Sourdough Socialists

Alaskan newspapers from the early 20th century often argued about controversial topics such as the territorial delegate, the Alaskan railroad, fish traps, and eagles. Editors sparred and went back and forth with each other on these topics with some frequency, and while the disagreements between editors were often relatively civil, they sometimes took on a personal edge that’s lacking in current newspapers.

One of the best examples of these acrimonious relationships was between the Fairbanks Alaska Socialist, run by Andrew Knowles, and the Fairbanks Socialist Press, run by George Hinton Henry. From looking at the titles one might reasonably assume the editors of these newspapers ought to have had similar political beliefs and would have gotten along quite well. However, nothing could be further from the truth. Knowles and Henry were frequently at each other’s throats in the columns of their respective papers.

A photo of the streets of Fairbanks in the early 20th century.
Fairbanks, Alaska. Showing Northern Commercial Company’s buildings and Post Office. Falcon Joslin Papers. University of Alaska Fairbanks, Elmer E. Rasmuson Library.

One of the biggest subjects of contention between the two editors was the noted socialist, Lena Morrow Lewis, who had come up from the lower 48 to help grow the socialist movement in Alaska. Lewis gave a number of public talks, and her speeches were frequently well-reviewed – even by newspapers typically hostile to socialists. After a city-council election in 1914, however, Knowles began accusing Lewis of political trickery, and claimed that she wanted to create a political machine in Fairbanks. Henry’s Socialist Press (sometimes going by the title Free Press) maintained that Knowles was making up stories and had a vendetta against Lewis, a woman for “whom his weazel [sic] mind had conceived a dislike.” Knowles fired back in the Alaska Socialist and claimed that Henry had formed a partnership with Lewis. Knowles also characterized Henry as a “literary-degenerate-booze-inspired-irresponsible outcast,” and a “booze-guzzling would-be-editor.” Both parties felt the other was betraying socialism, and Knowles left the Fairbanks Socialist Party shortly after his accusations against Lewis and would run his paper as an independent socialist publication in the future.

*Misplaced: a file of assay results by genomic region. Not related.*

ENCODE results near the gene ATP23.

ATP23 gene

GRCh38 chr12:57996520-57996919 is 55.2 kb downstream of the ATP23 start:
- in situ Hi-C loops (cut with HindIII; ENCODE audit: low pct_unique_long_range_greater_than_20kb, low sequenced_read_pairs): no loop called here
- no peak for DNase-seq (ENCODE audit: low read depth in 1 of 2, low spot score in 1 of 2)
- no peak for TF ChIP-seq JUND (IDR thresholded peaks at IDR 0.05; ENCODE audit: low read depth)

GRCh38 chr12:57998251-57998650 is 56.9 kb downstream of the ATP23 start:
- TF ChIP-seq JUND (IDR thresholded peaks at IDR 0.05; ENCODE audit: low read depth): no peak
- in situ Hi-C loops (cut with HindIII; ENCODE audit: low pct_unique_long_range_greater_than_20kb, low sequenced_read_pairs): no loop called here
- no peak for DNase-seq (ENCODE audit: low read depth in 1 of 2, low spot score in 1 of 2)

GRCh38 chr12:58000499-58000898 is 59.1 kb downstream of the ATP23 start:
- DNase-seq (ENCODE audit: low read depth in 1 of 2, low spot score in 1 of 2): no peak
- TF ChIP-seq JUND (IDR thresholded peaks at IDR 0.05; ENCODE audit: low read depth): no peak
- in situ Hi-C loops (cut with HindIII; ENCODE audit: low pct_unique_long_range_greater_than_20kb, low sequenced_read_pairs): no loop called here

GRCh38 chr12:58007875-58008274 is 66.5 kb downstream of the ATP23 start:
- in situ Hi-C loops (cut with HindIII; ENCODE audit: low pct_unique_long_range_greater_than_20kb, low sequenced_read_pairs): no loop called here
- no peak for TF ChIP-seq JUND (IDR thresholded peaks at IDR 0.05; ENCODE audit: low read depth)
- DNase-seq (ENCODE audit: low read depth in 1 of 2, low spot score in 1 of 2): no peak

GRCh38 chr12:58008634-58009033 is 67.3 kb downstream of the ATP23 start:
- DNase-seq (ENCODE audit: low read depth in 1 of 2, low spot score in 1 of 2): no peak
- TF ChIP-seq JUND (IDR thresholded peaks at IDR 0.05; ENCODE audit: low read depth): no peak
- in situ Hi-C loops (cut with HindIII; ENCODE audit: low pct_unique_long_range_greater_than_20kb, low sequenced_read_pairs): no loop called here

A newspaper article describing how Lena Morrow Lewis was coming to the city of Fairbanks to support the candidacy of Kazis Krauczunas
Alaska Citizen, 7/22/1912

Henry’s paper, going by Free Press at the time, ceased publication in April of 1914, but reemerged in June, around the time that the Alaska Socialist was accusing Lena Morrow Lewis of trying to fix the socialist nomination for territorial delegate. Henry started referring to the Alaska Socialist as a “joke” and said that Knowles was a traitor to socialism, calling him the “Benedict Arnold of the Socialists of Fairbanks.” The Socialist Press began carrying notices from the Fairbanks Socialist Party officially repudiating and disapproving of Knowles’s paper.

Knowles responded by doubling down on his criticism of Lena Morrow Lewis, claiming she had drawn the disapproval resolutions up herself for the different socialist groups to sign, and that she was trying to become the political boss of Alaska. Knowles disavowed any connection with Lewis, and Henry, and any papers they were connected with, writing “The Alaska Socialist is an Independent Socialist Paper and cannot be subsidized to further the political schemes of Lena Morrow Lewis.” Henry, seemingly not one to ever shy from a mud-slinging contest, claimed the Alaska Socialist readership numbered in the dozens, and that its advertisements were accepted without charge, simply to fill out the paper.  

A newspaper article describing the series of incidents that befell George Hinton Henry when he set out for Cordova to leave Fairbanks behind. He was arrested on the trail by a U.S. Marshall and taken back to Fairbanks to stand trial for criminal libel and was convicted of it.
Iditarod Pioneer, 6/29/1918

Other Alaskan newspapers reported on the in-fighting between the Fairbanks socialists. By late 1914 both socialist papers had stopped mentioning the other and The Alaskan Socialist seems to have ceased publication sometime in 1915. Henry’s paper, then going by Socialist Press, would continue on until 1918, by which point it had become the Free Press again. The paper ceased publication when Henry was arrested on charges of libel, as Henry’s combative attitude and fiery writing ran afoul of World War I era free speech laws. During a particularly nationalistic time in America’s history, Henry had gotten himself into trouble when he accused the employees of the District Attorney’s office, as well as the chief of police, of being pro-German. Henry was sentenced to a year in prison and the last socialist newspaper in Fairbanks went silent.

Written by Christopher Russell


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